Some real examples of this offensive language would have been appropriate (as opposed to parenthetical references to Teddy Roosevelt's portrait).

And what are the five international treaties we withdrew from? I know only of the ABM treaty, and I strongly agree that this was a horrible decision. The Missile Defense Shield is patently idiotic, as well as being perceived as overtly defiant and aggressive. But what are the other four? We never signed on to Kyoto, did we? So we couldn't have pulled out of a treaty we never entered.

On an annual basis, George W. Bush has visited fewer foreign countries than any president in 40 years. Still, he does better than Dick Cheney, who has been abroad only once since becoming vice president.

I'm not sure this is a fair criticism. Zakaria makes this criticism after noting that 9/11 was the first attack on the mainland U.S. in 150 years. How many Presidents in the last 40 years had to deal with an attack on Washington? There are real security concerns that stem from the terrorist attacks fairly early in his Presidency. I'm not saying this is a sole excuse of lack of travel, but it is a factor.

And then Zakaria says things like this:

When NATO, for the first time in its history, invoked the self-defense clause and offered America carte-blanche assistance, the administration essentially ignored it.

Huh? What the hell is he talking about? NATO surveillance planes flew over U.S. airspace in the days and weeks following 9/11, and their presence garnered a great deal of press coverage. The administration didn't "ignore" NATO after 9/11. They wholeheartedly welcomed their help.

According to Zakaria, yeah, the Bush Administration has done some good stuff:

The Bush administration could reasonably point out that it doesn’t get enough credit for reaching out to the rest of the world. President Bush has, after all, worked with the United Nations on Iraq, increased foreign aid by 50 percent, announced a $15 billion AIDS program and formally endorsed a Palestinian state.

But apparently this is overshadowed by our 'tude.

Diplomatically, it had promised a good-faith effort to watch how the inspections were going; militarily, it was gearing up for war with troops that could not stay ready in the desert forever.

It's called applying pressure, dude. There's no telling how Bush might have responded if Hussein had produced his stocks of biological and chemical weapons, made a full disclosure, and begged for the mercy of the international community. But he didn't. So in the meantime we kept piling on pressure, and yes, preparing for the possiblity of war. This doesn't mean war was a foregone conclusion.

I think there would have been zero support for conflict if Iraq had actually complied with all of the resolutions. But he didn't, so we'll never know.

But Zakaria's thesis really boils down to this sentence:

In diplomacy, style is often substance.

He then goes on to praise Clinton's slickness. Perhaps he's right, but would you rather have a leader with style or substance? Both would be nice, but if you had to pick?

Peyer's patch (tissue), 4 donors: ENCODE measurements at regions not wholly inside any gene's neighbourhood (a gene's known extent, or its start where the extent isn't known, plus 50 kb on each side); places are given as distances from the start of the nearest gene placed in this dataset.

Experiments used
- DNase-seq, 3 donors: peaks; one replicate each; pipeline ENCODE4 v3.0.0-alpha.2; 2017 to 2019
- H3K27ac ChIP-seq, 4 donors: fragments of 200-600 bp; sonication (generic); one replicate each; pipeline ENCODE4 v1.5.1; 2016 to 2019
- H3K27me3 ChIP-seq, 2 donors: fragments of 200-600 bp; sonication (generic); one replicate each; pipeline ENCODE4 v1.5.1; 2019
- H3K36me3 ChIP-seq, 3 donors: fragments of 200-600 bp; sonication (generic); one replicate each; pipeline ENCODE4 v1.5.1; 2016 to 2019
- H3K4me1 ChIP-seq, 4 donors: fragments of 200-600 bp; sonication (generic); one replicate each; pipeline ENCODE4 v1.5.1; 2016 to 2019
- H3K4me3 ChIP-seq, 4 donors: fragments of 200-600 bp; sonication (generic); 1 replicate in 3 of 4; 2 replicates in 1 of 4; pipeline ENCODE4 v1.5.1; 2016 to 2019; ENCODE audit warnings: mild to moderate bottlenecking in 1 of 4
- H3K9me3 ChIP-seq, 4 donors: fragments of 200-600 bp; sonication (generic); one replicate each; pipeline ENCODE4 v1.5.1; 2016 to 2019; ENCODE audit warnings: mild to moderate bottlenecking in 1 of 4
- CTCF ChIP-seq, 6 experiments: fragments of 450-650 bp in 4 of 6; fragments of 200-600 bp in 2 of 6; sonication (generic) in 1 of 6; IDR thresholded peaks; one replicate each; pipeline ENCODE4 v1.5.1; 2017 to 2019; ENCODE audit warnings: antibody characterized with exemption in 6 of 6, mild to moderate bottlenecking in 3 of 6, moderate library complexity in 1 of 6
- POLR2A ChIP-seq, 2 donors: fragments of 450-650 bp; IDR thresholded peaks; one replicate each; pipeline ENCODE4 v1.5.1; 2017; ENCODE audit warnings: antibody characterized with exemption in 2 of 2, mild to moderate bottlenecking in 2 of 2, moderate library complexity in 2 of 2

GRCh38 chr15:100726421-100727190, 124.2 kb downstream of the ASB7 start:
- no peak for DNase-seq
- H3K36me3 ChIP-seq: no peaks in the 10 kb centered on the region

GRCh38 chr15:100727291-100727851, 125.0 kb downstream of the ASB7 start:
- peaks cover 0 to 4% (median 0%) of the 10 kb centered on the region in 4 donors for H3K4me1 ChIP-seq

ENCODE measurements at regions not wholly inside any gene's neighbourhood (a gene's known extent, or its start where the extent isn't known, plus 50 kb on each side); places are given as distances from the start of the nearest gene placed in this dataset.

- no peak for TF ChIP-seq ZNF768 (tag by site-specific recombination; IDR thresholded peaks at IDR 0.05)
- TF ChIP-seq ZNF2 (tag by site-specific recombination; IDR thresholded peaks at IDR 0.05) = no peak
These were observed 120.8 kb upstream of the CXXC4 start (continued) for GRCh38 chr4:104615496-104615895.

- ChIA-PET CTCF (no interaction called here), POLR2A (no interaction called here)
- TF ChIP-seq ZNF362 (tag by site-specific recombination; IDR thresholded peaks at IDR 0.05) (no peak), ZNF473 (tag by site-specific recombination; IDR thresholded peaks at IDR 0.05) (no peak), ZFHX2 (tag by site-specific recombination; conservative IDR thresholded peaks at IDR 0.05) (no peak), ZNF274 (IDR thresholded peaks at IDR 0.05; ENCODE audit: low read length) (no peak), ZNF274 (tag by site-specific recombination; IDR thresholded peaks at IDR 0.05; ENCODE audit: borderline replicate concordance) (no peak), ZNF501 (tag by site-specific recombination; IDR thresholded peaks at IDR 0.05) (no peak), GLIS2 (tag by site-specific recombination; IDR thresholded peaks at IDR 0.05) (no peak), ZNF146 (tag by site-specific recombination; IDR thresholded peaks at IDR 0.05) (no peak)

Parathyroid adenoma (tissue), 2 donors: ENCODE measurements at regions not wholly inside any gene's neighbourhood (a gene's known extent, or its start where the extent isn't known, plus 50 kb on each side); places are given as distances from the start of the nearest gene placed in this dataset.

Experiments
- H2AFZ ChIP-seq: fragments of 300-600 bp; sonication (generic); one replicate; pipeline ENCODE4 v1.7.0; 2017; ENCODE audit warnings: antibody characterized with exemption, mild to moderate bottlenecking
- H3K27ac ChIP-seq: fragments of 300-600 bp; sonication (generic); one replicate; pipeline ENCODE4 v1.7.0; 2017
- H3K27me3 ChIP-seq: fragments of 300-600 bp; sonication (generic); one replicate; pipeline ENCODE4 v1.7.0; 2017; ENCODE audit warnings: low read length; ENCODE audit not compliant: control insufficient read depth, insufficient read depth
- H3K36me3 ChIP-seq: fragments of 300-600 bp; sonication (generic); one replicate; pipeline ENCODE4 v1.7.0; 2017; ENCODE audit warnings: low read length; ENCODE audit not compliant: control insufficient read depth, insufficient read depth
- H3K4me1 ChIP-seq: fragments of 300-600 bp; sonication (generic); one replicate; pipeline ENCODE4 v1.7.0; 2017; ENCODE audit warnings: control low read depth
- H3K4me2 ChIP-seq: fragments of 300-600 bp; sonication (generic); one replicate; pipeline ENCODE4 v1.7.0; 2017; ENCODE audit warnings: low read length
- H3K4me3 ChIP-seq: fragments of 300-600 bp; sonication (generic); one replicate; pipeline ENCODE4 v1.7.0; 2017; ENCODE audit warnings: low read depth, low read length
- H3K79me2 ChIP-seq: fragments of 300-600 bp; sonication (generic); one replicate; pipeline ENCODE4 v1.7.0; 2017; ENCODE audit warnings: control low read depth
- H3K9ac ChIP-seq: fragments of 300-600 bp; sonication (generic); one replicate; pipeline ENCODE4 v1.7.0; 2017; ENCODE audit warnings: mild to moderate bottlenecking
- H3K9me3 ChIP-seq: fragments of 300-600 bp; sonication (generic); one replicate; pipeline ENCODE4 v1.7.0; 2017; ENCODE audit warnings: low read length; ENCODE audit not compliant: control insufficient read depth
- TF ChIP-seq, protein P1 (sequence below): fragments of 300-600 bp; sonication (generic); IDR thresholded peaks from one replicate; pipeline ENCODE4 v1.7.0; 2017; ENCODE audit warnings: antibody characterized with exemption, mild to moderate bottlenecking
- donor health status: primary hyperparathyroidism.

What's disgusting about this entire process surrounding Iraq, and what's really repugnant about Zakaria's apparent argument, is that if we'd only been a little slicker, we could have gotten more allies for the war.

Never mind the actual principles at stake. Never mind whether or not it's the right thing to do. Many of our supposed allies are either signing onto this war or opposing it based on the level of handouts, or because of prospective contracts. Makes me sick.

Very few nations seem to be making the decision based on principle. And despite the "No Blood for Oil" posters, I do believe that Bush believes what he's doing is the right course of action. This isn't to say he doesn't have ulterior motives, or that his religiosity isn't in fact guiding a large part of his mindset. But I honestly think that he thinks this is the right thing to do, for America and for the world. Maybe that makes me a dupe.

But I think this is even truer for Tony Blair. He is a political creature, but obviously not a purely political creature. From the comments and speeches of Tony Blair, I believe he's acting out of conviction that this is the best course of action. The same simply cannot be said of Jacques Chirac.

In any case, I agree with Zakaria on the point that the anti-Americanism so prevalent today does not have simple root causes. But I think he overstates the effect of the Bush administration's diplomacy, and downplays the economic and military divide. I agree that it's a combination of both, but differ with Zakaria about the relative weights to which they contribute.

As to how to alleviate it, I'm not sure there's much we can do in the short term. I think we're taking the right course of action in Iraq. I would like for us to rejoin the ABM treaty and sign on to Kyoto, but we won't.

But for all those who think Bush is the main problem, there is an election next year.